Inevitably in such a large rewrite, a number of questionable aspects have found their way into the text. For example, in advice to authorities on dealing with applications and proposals:

  • under amend your register, the advice is that, “If you make an amendment that isn’t a deletion, you must transfer the information on the whole sheet to a new form” — this advice is based on r.8(1) of (The Commons Registration (England) Regulations 2014), but this requirement applies only if the register sheet is non-compliant with the 2014 Regulations;
  • under site visits authorities are informed that: “You can visit unclaimed land without permission”, but the definition given of what is unclaimed land makes the advice questionable even if one assumes that it is proper for an officer without a power of entry to enter onto land because the owner cannot be identified;
  • under land or rights that belong to the Church of England, authorities are advised on how to deal with “land or rights that belong to the church”, but the advice is relevant only to land or rights that belong to a benefice (and which are held by the incumbent where one has been appointed), and not where the land or rights belong to the Church otherwise.

I submitted these observations to ‘Is there anything wrong with this page?’ today, so we’ll see what happens.

Perhaps the most remarkable diminution in guidance is that specifically directed at applicants to register a town or village green, which is now contained in Commons registers: apply to record new events, under Apply to register a town or village green. This now comprises 43 lines: indeed, one will find more (82 lines) in the preceding section on Apply to register a statutory disposition (there is more about the mechanics of making an application in the separate guidance on Commons registers: how to apply to make changes). The potential applicant would be well advised (but is not advised) to refer to the somewhat more detailed guidance provided to the commons registration authority — or better still, to refer to the guidance published by the Open Spaces Society, Getting Greens Registered. Section 7.11 of version 1.3 of the guidance to applicants in the pioneer areas (not found online) published in 2013 provided over six pages on registering town or village greens, while version 1.3 of the guidance (available via the National Archives webarchive) to applicants elsewhere in England specifically on registering greens extended to 20 pages. For those who yearned for further detail, section 8.10 of version 1.43 of the guidance to commons registration authorities (available via the National Archives webarchive) published in 2011 filled 26 pages, much of it drafted by a well known barrister specialising in town or village greens cases.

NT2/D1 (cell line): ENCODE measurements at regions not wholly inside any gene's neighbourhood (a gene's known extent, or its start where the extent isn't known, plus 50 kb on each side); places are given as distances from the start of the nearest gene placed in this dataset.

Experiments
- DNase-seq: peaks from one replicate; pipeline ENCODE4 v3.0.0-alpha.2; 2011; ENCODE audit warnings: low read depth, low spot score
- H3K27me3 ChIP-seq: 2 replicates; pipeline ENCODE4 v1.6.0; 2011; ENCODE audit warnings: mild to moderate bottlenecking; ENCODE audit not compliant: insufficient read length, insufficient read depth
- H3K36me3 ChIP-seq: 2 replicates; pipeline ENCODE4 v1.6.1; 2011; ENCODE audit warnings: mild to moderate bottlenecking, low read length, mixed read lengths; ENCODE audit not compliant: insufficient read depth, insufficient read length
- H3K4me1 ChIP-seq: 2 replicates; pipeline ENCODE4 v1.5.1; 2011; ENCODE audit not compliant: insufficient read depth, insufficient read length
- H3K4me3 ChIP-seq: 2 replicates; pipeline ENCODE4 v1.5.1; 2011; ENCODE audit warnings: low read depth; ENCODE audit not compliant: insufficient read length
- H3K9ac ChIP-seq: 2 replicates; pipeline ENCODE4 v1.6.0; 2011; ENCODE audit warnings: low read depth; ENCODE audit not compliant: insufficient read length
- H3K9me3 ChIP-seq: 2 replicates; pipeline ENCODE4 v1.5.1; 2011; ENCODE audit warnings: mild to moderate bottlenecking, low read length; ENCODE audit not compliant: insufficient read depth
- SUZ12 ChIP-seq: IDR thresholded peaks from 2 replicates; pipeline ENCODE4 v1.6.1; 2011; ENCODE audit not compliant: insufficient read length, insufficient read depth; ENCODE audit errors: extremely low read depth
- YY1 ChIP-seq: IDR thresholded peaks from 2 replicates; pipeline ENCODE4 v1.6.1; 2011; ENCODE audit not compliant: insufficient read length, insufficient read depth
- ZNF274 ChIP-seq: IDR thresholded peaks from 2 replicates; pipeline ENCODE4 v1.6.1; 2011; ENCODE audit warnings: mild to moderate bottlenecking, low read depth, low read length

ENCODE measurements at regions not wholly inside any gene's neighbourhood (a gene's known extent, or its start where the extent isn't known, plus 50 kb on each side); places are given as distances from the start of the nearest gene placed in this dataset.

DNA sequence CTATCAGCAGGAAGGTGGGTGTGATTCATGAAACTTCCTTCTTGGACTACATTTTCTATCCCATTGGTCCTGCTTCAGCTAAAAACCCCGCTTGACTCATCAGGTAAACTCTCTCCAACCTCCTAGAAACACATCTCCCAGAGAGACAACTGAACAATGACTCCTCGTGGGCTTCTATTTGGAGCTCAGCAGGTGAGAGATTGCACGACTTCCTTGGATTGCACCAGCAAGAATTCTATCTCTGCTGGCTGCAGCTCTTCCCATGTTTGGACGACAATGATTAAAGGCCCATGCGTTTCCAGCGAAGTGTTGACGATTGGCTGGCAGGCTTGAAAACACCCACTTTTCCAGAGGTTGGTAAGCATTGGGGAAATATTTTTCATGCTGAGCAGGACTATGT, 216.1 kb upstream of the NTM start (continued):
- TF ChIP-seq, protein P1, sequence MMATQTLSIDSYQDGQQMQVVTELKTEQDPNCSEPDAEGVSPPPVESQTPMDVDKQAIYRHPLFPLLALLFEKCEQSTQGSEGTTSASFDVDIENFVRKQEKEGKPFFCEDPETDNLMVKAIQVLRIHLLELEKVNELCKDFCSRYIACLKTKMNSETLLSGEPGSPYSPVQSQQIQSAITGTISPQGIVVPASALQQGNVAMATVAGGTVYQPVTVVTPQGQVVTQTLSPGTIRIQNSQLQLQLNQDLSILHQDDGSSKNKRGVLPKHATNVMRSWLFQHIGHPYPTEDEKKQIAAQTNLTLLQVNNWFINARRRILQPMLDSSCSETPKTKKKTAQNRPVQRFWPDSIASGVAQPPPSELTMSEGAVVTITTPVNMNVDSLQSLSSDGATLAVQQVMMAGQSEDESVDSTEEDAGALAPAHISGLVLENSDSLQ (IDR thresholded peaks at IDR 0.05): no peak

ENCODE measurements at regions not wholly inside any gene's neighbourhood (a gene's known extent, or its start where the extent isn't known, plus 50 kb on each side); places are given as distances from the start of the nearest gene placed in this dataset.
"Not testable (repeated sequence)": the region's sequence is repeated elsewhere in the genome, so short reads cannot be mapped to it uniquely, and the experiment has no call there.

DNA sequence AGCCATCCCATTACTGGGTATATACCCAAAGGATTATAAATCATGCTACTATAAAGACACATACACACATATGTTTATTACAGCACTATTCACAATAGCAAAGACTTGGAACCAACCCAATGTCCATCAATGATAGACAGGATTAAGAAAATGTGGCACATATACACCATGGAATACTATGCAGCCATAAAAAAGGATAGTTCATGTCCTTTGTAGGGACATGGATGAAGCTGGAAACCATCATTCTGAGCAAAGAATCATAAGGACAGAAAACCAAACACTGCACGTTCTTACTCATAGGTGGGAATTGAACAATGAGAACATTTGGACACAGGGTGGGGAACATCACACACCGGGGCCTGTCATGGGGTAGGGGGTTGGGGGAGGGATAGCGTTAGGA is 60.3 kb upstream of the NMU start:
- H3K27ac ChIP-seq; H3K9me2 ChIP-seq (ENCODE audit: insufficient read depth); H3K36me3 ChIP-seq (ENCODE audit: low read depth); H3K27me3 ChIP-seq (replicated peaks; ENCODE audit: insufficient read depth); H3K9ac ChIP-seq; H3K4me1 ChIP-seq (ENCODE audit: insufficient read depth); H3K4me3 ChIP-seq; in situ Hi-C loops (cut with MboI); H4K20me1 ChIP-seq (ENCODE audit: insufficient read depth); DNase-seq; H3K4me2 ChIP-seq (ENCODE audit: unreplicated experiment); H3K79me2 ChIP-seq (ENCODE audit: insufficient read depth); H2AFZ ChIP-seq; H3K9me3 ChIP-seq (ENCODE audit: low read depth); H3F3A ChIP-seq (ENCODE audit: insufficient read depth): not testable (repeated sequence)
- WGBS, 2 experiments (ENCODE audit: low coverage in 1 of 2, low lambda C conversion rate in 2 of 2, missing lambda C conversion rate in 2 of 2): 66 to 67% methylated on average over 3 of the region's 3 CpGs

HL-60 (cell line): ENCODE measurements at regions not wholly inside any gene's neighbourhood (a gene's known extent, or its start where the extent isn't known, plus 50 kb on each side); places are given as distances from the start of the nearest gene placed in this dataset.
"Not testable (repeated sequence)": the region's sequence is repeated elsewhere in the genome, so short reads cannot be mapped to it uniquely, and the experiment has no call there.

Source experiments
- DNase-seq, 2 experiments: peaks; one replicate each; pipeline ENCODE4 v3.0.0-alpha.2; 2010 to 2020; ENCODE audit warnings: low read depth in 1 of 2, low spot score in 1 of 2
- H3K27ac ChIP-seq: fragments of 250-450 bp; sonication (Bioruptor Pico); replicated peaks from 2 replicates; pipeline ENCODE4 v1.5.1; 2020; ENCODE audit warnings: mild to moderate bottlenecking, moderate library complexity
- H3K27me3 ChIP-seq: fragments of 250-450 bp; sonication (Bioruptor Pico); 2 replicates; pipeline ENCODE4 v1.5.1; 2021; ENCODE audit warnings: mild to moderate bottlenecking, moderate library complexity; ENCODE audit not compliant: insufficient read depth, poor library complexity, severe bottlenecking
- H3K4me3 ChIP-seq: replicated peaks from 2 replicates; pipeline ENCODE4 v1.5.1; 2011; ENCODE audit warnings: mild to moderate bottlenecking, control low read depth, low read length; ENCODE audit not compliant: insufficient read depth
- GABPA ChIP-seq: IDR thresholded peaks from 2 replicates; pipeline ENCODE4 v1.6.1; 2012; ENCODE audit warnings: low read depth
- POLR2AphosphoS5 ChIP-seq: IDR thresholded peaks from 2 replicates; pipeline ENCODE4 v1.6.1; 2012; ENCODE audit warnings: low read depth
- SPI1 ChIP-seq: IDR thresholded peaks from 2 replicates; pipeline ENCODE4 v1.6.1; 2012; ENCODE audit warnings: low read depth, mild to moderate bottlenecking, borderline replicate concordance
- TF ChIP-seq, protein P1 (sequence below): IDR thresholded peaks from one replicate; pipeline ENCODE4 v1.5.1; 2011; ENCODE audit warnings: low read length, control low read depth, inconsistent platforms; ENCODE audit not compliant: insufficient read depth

Yet while it remains possible to access some earlier versions of the guidance, it is not kept up-to-date, and the lay reader will have no likelihood of locating it, let alone any means of knowing whether any particular aspect of it remains valid. The majority must therefore rely on what appears on It is not hard to understand why the new guidance lacks much of the content of the old — content requires revision, and revision requires resources. The law on registering town or village greens in particular continues to evolve through challenges in the courts, and what was written several years ago — even by a barrister — may be misleading today. Still, it is a pity that no signposts have been included to direct the lay reader to more fertile sources of guidance.